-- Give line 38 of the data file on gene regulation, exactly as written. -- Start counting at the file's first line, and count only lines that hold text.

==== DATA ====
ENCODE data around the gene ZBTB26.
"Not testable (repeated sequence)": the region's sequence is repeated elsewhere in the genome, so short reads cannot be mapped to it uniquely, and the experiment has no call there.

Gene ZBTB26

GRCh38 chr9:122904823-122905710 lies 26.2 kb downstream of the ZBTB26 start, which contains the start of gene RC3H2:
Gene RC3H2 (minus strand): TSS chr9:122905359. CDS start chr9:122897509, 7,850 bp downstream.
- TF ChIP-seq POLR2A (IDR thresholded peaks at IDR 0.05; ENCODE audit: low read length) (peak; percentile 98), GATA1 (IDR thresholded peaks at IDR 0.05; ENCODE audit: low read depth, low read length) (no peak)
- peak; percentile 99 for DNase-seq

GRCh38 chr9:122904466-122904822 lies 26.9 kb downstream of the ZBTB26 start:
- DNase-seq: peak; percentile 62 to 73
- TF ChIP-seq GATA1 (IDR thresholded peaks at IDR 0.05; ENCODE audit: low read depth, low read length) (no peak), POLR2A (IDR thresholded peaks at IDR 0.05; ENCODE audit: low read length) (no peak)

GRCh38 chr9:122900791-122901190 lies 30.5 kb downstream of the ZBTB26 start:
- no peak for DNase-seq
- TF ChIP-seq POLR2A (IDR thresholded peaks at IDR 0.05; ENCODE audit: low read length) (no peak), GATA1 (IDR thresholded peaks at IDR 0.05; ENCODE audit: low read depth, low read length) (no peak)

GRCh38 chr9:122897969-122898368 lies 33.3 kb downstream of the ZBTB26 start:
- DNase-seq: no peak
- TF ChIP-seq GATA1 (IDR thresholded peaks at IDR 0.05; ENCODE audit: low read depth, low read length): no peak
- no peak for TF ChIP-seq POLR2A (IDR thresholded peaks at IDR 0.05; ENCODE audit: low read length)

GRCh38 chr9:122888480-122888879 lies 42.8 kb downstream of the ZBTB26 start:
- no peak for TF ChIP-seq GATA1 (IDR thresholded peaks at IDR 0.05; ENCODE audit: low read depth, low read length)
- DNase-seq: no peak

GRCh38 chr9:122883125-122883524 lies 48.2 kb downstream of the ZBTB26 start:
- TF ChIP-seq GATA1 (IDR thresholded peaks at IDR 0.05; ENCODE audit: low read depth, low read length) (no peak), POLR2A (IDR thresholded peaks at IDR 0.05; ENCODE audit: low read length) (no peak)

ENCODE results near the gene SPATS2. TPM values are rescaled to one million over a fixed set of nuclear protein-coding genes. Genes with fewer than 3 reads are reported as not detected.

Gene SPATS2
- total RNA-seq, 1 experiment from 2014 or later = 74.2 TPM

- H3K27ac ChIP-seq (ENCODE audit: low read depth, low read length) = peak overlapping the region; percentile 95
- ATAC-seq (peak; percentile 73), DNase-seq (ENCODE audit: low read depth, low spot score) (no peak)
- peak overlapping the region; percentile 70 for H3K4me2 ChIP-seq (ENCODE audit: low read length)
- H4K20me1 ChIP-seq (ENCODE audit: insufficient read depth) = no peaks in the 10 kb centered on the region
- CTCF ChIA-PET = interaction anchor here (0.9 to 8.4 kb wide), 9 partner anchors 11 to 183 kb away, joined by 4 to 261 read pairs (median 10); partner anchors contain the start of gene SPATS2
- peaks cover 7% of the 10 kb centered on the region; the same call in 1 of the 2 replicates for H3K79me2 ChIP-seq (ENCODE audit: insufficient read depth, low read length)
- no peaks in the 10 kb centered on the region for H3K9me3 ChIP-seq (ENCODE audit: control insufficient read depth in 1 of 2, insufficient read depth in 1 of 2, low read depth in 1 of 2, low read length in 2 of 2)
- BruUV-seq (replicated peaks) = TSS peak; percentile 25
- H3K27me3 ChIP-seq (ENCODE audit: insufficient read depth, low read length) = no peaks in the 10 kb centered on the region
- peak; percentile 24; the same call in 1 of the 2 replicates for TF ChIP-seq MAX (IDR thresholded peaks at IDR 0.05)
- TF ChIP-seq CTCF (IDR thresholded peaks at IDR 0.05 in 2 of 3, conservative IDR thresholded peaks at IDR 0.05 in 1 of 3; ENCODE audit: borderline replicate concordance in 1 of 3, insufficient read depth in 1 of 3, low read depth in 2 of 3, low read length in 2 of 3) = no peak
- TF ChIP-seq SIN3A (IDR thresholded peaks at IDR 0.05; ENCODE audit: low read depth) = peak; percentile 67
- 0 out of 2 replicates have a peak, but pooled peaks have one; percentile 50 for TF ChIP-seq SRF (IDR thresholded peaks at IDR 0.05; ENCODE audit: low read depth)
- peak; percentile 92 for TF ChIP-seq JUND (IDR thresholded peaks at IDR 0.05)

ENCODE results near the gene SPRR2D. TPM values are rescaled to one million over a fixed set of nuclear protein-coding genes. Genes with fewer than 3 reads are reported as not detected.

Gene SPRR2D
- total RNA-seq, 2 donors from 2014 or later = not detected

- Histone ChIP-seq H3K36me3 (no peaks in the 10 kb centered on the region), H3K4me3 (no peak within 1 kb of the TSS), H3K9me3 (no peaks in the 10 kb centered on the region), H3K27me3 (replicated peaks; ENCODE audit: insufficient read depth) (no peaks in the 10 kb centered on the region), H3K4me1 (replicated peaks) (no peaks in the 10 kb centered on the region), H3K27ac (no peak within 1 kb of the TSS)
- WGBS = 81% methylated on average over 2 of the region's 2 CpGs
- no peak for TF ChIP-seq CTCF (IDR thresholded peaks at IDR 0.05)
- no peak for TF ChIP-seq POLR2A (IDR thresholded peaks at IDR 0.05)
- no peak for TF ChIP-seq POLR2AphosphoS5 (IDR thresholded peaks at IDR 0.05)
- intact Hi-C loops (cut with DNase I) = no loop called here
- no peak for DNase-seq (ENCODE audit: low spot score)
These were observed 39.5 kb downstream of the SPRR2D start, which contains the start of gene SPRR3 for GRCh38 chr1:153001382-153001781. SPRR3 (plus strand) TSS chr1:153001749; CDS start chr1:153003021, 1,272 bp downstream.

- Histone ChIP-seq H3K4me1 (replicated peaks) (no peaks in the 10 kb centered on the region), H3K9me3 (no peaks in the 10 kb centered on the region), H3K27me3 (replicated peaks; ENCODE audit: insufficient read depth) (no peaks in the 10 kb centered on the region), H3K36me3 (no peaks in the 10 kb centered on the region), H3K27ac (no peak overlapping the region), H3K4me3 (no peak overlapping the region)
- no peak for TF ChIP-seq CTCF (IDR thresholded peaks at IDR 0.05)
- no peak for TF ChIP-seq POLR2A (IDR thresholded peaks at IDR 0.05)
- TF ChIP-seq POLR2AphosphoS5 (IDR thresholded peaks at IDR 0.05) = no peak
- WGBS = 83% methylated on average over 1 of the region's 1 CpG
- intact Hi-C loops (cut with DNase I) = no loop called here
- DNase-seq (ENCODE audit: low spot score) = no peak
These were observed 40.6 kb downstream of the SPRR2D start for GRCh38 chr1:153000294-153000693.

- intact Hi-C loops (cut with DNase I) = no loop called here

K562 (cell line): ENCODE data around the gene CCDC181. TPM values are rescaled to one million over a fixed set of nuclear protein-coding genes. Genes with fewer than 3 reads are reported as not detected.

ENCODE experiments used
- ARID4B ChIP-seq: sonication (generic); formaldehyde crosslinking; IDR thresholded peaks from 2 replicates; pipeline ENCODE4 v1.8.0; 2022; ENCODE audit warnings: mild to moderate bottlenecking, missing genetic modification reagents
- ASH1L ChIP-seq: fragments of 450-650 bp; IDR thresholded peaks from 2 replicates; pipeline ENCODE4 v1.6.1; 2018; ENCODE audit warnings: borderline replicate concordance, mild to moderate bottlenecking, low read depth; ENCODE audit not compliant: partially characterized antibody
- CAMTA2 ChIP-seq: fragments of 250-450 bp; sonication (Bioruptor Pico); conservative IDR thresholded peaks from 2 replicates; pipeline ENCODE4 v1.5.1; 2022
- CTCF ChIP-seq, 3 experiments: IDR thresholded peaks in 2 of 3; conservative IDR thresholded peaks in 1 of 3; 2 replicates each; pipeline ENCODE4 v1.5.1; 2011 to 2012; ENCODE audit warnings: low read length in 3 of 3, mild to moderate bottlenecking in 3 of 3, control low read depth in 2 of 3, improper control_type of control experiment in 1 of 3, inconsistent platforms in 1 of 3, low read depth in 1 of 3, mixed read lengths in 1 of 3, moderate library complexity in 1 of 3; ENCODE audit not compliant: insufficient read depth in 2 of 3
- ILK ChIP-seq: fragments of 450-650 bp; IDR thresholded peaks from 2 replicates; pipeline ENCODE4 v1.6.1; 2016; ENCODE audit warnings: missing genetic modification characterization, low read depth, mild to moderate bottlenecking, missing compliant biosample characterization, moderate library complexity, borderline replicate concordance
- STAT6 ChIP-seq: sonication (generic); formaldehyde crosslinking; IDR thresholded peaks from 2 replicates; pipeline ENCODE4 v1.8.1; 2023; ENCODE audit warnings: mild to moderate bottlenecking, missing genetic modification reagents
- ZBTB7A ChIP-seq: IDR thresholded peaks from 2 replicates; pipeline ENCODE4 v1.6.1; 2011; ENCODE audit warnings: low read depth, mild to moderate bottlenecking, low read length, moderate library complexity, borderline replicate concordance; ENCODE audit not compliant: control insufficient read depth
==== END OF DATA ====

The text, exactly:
- 0 out of 2 replicates have a peak, but pooled peaks have one; percentile 50 for TF ChIP-seq SRF (IDR thresholded peaks at IDR 0.05; ENCODE audit: low read depth)